"We started to feel sick on the way home on the very last day of the trip," said Adrian Arima. That was three weeks ago. Adrian and his wife Monica Yeung Arima took a dream trip to Egypt, developing fevers and feeling unwell as they returned home to Palo Alto. They were both admitted to Stanford Hospital when their symptoms didn't improve.
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Monica had underlying medical conditions, including asthma and diabetes. She developed pneumonia and a persistent cough. With no improvement in her condition, she was accepted into a clinical trial to test the drug remdesivir, developed by Gilead Sciences.
The Arimas are both at home now in self-isolation.
"It takes about a half-hour to get it all dripped in," said Monica Yeung Arima. "I did that every day, five days in a row, and you don't feel the pain. You don't feel anything."
Gilead had created remdesivir as a possible treatment for another deadly virus, Ebola.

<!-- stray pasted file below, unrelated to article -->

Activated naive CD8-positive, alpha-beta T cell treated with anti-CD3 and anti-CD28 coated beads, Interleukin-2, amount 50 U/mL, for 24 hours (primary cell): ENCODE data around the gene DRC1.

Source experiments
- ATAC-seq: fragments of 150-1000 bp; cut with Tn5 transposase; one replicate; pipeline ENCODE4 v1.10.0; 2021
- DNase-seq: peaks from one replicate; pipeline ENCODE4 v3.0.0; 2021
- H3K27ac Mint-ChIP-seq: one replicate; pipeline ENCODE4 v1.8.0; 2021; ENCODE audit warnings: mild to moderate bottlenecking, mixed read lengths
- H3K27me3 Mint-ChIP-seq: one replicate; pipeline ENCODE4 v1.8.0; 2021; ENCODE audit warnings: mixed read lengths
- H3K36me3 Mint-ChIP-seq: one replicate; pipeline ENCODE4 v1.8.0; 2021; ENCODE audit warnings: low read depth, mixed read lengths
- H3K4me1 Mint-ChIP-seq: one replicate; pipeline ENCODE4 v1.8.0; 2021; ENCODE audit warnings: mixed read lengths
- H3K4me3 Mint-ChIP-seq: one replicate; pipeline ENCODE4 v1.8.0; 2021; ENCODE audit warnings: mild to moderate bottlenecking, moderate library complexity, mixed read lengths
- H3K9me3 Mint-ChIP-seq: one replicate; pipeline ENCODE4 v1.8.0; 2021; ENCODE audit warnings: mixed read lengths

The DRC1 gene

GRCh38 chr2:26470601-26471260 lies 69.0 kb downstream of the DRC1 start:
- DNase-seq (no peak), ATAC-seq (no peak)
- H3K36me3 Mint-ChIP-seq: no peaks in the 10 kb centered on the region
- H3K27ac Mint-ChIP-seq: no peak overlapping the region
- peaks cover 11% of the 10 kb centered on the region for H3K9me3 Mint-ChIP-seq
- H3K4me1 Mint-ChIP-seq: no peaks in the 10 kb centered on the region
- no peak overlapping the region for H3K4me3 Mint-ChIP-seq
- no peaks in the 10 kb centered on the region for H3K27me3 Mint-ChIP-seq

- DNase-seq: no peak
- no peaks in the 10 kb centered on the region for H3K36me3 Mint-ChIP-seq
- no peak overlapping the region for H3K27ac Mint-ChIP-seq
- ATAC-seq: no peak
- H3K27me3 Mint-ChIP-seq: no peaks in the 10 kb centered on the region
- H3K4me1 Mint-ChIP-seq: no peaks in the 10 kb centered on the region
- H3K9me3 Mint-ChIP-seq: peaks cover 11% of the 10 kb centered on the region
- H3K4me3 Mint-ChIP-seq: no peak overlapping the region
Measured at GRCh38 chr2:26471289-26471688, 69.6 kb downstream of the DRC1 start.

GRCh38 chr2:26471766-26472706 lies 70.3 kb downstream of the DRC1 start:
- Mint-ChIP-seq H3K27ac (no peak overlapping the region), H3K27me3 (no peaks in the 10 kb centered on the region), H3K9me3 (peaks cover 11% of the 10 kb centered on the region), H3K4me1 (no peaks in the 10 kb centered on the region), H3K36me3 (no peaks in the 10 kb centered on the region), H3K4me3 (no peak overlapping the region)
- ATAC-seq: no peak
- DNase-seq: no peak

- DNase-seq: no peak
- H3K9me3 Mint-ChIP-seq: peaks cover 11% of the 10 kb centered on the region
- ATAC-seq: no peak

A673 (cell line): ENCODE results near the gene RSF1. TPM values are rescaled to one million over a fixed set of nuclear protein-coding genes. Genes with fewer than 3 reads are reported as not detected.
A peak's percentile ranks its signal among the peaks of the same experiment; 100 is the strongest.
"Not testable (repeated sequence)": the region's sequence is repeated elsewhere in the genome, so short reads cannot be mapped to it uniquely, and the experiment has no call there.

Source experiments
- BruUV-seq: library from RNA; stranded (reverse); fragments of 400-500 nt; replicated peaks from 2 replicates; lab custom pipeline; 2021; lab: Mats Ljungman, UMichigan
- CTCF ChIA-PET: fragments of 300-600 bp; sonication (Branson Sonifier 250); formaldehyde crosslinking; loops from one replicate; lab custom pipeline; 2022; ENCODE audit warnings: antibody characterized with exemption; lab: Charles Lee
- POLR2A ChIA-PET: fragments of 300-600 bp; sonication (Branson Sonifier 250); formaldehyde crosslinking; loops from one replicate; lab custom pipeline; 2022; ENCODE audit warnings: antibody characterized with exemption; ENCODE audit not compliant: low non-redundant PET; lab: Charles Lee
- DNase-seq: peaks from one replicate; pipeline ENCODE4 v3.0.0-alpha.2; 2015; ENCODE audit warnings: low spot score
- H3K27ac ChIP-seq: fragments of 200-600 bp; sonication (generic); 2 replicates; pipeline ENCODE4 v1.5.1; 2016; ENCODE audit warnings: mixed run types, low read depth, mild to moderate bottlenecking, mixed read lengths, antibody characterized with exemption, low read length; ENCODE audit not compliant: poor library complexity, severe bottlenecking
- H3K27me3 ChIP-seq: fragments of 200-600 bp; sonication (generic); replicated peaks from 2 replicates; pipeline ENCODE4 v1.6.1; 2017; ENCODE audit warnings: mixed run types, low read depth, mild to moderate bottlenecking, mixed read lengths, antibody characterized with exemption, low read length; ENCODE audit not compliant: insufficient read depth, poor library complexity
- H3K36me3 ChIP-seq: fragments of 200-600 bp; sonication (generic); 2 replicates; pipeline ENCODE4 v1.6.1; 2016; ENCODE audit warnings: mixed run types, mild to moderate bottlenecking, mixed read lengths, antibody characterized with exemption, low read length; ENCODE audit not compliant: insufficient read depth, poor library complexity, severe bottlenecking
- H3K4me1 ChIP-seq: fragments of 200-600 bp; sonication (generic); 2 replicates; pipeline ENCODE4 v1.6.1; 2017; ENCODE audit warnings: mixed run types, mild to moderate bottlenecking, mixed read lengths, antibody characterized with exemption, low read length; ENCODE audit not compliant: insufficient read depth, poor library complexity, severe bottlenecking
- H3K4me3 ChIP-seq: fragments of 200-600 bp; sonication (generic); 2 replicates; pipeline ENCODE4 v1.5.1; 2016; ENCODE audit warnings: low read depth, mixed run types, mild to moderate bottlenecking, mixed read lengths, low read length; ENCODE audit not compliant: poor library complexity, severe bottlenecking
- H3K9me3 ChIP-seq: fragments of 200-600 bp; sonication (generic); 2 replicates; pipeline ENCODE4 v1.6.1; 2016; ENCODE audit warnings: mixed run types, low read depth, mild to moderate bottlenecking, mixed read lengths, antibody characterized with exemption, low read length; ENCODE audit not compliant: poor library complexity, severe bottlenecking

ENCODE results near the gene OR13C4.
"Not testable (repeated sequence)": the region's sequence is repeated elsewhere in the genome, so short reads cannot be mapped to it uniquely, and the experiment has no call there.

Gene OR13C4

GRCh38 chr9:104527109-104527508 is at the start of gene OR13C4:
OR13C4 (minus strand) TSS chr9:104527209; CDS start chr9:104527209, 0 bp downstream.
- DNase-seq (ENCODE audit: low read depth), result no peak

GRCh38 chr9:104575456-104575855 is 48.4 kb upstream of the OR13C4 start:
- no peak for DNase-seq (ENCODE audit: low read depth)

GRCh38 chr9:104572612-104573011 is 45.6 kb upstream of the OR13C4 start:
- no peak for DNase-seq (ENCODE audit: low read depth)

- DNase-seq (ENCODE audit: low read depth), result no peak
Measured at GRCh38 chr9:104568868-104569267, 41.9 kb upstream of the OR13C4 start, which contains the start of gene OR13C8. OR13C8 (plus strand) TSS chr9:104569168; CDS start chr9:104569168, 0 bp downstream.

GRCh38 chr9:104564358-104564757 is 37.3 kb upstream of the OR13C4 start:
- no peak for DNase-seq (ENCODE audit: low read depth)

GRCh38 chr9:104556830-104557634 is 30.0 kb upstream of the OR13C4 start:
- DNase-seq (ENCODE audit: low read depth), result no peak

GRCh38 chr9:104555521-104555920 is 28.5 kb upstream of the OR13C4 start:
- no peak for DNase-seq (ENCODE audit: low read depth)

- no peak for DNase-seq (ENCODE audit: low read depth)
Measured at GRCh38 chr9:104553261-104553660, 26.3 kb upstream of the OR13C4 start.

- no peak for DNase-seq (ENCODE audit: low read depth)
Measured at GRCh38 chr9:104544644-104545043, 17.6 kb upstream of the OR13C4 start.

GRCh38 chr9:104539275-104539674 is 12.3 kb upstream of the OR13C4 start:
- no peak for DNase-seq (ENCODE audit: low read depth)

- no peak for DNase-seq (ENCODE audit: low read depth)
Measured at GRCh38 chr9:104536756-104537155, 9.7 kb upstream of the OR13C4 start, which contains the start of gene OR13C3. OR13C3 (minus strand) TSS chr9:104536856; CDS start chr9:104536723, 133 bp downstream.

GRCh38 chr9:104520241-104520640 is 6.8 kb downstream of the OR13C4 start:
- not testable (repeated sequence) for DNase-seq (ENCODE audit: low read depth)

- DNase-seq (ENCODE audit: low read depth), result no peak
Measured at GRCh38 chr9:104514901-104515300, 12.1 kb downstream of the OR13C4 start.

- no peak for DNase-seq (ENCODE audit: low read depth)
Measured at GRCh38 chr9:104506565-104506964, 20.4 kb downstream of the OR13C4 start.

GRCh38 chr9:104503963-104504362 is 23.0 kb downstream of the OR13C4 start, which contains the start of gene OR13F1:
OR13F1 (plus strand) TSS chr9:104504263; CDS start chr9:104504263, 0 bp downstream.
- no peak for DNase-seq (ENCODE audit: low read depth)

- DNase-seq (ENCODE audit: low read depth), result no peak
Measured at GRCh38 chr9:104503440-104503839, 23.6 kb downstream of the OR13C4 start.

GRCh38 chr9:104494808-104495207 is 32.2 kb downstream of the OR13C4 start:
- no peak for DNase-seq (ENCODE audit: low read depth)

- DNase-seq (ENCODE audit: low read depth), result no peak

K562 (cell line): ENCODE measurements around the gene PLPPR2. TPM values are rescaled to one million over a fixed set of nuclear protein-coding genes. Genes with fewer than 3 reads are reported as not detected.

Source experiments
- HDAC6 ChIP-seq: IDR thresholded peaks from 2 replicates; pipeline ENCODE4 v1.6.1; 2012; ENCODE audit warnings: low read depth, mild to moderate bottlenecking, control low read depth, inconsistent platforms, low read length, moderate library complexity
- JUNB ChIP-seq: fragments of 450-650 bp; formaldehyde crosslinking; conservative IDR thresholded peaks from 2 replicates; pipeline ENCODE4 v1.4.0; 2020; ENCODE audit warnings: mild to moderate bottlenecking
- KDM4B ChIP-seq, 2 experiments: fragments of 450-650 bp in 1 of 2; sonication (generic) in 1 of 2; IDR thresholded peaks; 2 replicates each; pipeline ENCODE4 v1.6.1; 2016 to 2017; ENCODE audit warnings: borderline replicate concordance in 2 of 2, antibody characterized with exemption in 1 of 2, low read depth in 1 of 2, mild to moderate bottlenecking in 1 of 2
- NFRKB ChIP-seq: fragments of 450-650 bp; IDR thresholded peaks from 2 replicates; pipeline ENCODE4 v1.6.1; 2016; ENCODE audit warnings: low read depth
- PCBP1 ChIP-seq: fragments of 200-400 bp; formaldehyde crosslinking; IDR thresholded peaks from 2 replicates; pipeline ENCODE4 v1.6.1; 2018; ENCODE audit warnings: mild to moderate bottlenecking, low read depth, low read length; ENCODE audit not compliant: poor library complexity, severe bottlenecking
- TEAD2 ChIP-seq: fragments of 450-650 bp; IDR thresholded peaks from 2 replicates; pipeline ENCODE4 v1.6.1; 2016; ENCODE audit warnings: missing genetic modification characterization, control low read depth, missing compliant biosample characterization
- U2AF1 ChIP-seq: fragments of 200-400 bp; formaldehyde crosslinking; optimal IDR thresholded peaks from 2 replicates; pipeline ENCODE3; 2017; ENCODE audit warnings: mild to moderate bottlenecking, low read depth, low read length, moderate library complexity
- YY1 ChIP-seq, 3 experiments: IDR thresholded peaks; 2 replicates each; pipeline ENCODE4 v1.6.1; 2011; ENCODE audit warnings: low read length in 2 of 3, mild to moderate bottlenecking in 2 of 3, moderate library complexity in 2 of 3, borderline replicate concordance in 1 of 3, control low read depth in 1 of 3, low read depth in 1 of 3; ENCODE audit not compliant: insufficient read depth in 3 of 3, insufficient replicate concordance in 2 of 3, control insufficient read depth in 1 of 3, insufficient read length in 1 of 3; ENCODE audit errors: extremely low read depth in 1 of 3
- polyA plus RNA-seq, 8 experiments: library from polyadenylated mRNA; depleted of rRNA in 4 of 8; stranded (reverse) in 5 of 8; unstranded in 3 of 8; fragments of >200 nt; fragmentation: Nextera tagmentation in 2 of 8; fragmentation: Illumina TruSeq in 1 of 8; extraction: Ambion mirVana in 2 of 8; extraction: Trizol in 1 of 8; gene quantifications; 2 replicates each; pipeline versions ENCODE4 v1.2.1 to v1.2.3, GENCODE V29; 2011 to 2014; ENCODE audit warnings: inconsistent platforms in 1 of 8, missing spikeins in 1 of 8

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"So there's nothing to lose because they had tried it on people for Ebola," she said. "There's not much negative feedback as far as side effects, but it just doesn't work on Ebola."
The Arimas knew about remdesivir because Adrian was the long-time associate general counsel at Gilead. He was not a candidate for the trial because he was not as sick as Monica.
Monica's pneumonia began to improve with the drug. She had also been taking antibiotics.
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"I think after two days I could see that I was feeling better," she said. "The only thing that was not doing better was my coughing."
Five daily doses of remdesivir paved the way for her hospital discharge after nearly two weeks. She is now recovering at home, resting much of the time, suspicious of the Nile River cruise they took where several tour groups shared buffet meals. At the time, they were not aware that the virus was circulating in Egypt and that it would sicken a number of tourists.
Monica is fortunate. Her decision to take part in the drug trial appears to have been a lifesaver.
Adrian Arima points out that remdesivir was not created specifically to treat COVID-19. It's through drug trials and patients like Monica Yeung Arima that doctors and health officials are studying its potential as more people get the virus.
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